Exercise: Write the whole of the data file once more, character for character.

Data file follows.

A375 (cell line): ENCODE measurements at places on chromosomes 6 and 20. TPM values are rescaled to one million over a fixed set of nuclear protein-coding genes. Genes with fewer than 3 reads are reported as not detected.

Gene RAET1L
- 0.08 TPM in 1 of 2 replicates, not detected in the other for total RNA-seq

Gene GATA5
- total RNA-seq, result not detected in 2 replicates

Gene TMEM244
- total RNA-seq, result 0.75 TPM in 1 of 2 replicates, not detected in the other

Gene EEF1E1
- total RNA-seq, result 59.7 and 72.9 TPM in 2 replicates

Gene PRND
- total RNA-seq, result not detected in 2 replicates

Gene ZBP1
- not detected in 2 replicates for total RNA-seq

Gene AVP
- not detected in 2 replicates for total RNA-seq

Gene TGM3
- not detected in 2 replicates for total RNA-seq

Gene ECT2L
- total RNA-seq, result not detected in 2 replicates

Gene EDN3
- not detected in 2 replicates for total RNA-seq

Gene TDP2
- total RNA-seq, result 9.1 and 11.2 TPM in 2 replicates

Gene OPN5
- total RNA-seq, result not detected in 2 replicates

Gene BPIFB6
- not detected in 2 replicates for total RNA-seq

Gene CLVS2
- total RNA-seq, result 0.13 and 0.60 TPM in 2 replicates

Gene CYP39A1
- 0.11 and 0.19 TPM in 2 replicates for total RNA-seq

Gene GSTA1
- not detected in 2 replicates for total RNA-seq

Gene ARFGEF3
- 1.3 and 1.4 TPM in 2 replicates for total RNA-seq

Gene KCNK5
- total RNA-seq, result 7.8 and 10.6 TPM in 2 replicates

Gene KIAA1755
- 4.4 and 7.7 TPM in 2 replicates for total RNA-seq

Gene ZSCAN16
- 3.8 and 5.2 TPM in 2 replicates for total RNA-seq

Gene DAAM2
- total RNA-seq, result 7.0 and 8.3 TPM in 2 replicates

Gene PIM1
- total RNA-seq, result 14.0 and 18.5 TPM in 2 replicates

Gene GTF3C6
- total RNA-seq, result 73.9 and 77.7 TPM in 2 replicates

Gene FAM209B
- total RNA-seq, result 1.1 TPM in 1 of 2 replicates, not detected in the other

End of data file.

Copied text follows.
A375 (cell line): ENCODE measurements at places on chromosomes 6 and 20. TPM values are rescaled to one million over a fixed set of nuclear protein-coding genes. Genes with fewer than 3 reads are reported as not detected.

Gene RAET1L
- 0.08 TPM in 1 of 2 replicates, not detected in the other for total RNA-seq

Gene GATA5
- total RNA-seq, result not detected in 2 replicates

Gene TMEM244
- total RNA-seq, result 0.75 TPM in 1 of 2 replicates, not detected in the other

Gene EEF1E1
- total RNA-seq, result 59.7 and 72.9 TPM in 2 replicates

Gene PRND
- total RNA-seq, result not detected in 2 replicates

Gene ZBP1
- not detected in 2 replicates for total RNA-seq

Gene AVP
- not detected in 2 replicates for total RNA-seq

Gene TGM3
- not detected in 2 replicates for total RNA-seq

Gene ECT2L
- total RNA-seq, result not detected in 2 replicates

Gene EDN3
- not detected in 2 replicates for total RNA-seq

Gene TDP2
- total RNA-seq, result 9.1 and 11.2 TPM in 2 replicates

Gene OPN5
- total RNA-seq, result not detected in 2 replicates

Gene BPIFB6
- not detected in 2 replicates for total RNA-seq

Gene CLVS2
- total RNA-seq, result 0.13 and 0.60 TPM in 2 replicates

Gene CYP39A1
- 0.11 and 0.19 TPM in 2 replicates for total RNA-seq

Gene GSTA1
- not detected in 2 replicates for total RNA-seq

Gene ARFGEF3
- 1.3 and 1.4 TPM in 2 replicates for total RNA-seq

Gene KCNK5
- total RNA-seq, result 7.8 and 10.6 TPM in 2 replicates

Gene KIAA1755
- 4.4 and 7.7 TPM in 2 replicates for total RNA-seq

Gene ZSCAN16
- 3.8 and 5.2 TPM in 2 replicates for total RNA-seq

Gene DAAM2
- total RNA-seq, result 7.0 and 8.3 TPM in 2 replicates

Gene PIM1
- total RNA-seq, result 14.0 and 18.5 TPM in 2 replicates

Gene GTF3C6
- total RNA-seq, result 73.9 and 77.7 TPM in 2 replicates

Gene FAM209B
- total RNA-seq, result 1.1 TPM in 1 of 2 replicates, not detected in the other